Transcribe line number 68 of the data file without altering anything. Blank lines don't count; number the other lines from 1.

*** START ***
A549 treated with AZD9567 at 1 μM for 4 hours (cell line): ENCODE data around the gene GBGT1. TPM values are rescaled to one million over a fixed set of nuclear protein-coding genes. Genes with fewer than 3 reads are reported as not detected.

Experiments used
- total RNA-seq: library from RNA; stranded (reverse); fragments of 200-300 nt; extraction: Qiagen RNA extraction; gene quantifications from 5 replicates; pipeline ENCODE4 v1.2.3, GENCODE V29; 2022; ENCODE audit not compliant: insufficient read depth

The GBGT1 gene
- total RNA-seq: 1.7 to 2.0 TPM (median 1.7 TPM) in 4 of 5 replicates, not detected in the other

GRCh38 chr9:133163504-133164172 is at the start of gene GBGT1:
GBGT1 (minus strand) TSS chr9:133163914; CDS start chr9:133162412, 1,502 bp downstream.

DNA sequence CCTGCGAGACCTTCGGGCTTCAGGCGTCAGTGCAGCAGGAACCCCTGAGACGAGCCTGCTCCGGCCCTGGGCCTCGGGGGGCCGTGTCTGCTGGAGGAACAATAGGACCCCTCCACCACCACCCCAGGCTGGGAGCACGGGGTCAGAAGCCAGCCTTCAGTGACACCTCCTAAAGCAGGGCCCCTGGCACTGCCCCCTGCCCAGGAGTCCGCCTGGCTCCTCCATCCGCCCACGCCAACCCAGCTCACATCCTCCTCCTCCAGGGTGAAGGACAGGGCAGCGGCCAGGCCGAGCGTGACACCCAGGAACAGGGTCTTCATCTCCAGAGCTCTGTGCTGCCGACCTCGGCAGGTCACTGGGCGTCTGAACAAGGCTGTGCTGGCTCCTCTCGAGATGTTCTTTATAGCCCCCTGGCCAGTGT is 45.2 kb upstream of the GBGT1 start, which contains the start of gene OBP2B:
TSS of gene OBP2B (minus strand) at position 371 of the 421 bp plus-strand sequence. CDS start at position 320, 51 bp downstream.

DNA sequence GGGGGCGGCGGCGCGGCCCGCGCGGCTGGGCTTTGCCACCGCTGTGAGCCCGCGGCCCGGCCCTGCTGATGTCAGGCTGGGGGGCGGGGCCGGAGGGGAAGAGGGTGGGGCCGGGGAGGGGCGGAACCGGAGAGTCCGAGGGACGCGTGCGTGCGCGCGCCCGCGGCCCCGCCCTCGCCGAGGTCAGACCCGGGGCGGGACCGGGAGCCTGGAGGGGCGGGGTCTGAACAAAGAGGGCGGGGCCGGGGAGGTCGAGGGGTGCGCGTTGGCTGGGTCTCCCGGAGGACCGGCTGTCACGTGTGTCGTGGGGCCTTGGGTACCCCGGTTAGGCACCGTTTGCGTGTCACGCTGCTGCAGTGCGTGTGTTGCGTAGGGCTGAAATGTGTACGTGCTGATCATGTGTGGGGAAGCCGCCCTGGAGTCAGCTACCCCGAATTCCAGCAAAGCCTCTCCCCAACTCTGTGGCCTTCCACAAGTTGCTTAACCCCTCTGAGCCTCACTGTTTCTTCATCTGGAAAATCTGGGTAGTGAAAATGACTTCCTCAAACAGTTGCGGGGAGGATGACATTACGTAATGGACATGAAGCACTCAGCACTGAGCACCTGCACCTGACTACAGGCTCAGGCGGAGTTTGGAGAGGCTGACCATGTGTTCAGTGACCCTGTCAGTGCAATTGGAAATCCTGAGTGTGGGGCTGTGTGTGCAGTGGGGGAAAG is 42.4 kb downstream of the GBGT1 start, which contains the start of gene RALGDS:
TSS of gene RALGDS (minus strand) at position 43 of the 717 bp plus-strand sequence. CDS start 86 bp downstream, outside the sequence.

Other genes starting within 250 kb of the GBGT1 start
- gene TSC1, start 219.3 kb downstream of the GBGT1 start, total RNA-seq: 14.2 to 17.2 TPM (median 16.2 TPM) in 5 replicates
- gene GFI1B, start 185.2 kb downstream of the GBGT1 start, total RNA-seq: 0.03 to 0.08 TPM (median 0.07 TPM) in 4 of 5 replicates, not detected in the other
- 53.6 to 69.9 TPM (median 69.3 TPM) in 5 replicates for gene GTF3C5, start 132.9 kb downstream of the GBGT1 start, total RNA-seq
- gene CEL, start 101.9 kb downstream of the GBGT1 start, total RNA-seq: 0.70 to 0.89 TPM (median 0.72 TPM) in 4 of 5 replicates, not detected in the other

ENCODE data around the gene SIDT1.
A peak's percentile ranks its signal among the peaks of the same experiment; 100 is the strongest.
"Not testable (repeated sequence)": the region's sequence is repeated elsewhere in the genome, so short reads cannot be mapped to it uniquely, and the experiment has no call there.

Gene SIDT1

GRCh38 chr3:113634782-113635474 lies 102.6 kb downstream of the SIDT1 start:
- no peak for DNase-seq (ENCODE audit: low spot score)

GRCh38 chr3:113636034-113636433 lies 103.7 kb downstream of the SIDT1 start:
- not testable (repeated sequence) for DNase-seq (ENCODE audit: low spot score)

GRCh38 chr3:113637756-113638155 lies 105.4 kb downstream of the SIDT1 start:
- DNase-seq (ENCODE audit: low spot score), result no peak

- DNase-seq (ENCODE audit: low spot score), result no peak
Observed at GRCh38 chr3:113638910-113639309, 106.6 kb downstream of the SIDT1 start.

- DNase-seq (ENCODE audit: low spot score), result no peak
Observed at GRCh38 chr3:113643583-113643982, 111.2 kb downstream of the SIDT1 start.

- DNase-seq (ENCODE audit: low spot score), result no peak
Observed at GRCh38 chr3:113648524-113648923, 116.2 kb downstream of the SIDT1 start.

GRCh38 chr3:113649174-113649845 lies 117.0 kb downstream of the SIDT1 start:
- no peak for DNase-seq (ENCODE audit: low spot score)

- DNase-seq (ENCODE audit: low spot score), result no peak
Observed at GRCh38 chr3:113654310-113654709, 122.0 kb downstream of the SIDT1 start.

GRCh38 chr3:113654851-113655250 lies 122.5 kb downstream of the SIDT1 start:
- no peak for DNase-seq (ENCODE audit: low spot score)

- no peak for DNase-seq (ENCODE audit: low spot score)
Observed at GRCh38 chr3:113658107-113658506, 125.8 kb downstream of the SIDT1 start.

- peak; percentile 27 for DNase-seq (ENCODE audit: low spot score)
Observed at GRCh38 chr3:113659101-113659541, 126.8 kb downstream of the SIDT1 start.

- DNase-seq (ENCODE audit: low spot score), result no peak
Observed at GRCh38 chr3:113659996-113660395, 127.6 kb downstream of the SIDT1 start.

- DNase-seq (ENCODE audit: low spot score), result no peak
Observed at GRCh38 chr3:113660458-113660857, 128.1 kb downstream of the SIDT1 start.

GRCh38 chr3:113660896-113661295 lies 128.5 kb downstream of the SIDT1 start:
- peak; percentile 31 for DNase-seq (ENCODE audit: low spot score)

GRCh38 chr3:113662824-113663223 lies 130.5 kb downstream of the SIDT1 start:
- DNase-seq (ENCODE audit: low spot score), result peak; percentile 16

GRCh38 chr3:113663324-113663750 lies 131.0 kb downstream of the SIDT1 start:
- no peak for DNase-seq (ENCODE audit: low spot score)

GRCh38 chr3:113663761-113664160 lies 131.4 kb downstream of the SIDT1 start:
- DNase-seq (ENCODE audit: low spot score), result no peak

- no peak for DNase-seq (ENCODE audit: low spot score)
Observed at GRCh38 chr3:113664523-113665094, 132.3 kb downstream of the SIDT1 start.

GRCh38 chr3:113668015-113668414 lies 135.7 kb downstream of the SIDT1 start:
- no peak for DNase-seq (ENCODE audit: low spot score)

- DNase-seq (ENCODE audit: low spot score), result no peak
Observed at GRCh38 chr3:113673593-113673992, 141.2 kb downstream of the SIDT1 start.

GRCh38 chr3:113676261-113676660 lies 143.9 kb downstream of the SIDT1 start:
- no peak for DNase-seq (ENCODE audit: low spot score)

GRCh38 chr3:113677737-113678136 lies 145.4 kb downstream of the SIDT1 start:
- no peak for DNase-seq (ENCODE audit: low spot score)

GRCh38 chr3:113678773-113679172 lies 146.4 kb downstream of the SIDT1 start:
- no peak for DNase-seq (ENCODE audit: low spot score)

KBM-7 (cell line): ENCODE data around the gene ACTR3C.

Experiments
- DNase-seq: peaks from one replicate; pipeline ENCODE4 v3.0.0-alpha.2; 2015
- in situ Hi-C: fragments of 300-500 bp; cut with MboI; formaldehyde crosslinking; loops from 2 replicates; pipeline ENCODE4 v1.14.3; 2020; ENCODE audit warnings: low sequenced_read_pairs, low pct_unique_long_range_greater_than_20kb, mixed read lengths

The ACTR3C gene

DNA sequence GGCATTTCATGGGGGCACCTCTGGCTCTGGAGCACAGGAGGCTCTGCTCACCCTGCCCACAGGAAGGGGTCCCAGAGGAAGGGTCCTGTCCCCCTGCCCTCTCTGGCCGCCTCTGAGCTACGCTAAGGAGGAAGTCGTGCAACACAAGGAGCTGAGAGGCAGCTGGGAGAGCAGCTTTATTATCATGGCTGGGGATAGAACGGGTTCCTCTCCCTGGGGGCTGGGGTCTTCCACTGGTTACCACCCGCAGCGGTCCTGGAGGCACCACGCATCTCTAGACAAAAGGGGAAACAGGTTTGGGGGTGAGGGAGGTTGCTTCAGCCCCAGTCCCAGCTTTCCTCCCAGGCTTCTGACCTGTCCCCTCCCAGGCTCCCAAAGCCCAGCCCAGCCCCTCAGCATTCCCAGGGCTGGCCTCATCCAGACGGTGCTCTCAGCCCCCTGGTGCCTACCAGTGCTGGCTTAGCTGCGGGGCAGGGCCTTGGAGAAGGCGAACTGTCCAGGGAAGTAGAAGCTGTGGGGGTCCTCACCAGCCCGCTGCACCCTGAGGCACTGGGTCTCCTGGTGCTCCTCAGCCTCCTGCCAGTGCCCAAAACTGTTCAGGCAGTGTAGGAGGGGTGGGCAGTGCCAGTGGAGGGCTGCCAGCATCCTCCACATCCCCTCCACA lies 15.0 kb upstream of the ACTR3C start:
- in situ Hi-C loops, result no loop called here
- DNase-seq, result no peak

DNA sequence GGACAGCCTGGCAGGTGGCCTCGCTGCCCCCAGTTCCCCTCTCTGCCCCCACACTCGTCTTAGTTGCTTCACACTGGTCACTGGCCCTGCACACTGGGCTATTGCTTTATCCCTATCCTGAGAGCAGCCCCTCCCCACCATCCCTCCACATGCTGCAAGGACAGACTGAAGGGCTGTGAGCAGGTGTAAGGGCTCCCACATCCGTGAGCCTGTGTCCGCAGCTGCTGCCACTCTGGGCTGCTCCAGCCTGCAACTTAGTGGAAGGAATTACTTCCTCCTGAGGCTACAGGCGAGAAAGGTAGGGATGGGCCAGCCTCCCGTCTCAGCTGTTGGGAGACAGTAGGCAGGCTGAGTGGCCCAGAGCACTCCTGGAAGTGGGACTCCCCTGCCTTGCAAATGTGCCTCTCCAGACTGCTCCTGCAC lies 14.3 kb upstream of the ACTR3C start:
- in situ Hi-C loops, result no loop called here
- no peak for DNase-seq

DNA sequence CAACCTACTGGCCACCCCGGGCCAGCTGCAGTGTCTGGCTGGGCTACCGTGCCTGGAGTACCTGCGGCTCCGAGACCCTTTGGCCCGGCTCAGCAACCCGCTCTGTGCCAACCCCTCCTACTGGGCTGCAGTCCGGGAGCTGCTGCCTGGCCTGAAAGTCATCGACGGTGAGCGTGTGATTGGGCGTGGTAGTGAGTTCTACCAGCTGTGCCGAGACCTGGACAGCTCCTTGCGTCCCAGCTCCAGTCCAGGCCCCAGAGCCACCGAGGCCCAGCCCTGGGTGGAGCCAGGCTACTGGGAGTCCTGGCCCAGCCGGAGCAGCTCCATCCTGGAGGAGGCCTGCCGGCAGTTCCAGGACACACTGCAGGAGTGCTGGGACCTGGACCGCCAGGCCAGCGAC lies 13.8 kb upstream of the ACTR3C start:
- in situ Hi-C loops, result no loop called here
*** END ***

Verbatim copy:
Experiments